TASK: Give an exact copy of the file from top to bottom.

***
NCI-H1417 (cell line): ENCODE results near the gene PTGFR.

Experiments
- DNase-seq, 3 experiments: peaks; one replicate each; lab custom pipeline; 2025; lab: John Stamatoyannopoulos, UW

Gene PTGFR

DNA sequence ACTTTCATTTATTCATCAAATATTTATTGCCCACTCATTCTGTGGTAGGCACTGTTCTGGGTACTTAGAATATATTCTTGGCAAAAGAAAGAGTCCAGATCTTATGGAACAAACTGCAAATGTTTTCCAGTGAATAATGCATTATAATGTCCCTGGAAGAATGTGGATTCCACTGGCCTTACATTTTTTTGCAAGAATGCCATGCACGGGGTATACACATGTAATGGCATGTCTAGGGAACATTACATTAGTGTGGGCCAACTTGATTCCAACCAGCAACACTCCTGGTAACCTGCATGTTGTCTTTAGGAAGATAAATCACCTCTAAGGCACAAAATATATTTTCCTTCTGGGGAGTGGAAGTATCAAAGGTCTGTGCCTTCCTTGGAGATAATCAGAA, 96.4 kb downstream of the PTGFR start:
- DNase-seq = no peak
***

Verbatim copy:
NCI-H1417 (cell line): ENCODE results near the gene PTGFR.

Experiments
- DNase-seq, 3 experiments: peaks; one replicate each; lab custom pipeline; 2025; lab: John Stamatoyannopoulos, UW

Gene PTGFR

DNA sequence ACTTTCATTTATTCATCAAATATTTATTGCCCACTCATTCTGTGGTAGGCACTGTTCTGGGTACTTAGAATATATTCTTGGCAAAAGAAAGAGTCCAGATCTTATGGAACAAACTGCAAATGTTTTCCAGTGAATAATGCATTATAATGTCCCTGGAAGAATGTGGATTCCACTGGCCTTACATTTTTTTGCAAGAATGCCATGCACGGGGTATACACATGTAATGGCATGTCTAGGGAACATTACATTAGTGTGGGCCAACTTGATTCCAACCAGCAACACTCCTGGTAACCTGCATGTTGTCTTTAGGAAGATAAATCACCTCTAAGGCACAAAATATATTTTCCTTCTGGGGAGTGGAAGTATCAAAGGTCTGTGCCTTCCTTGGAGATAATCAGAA, 96.4 kb downstream of the PTGFR start:
- DNase-seq = no peak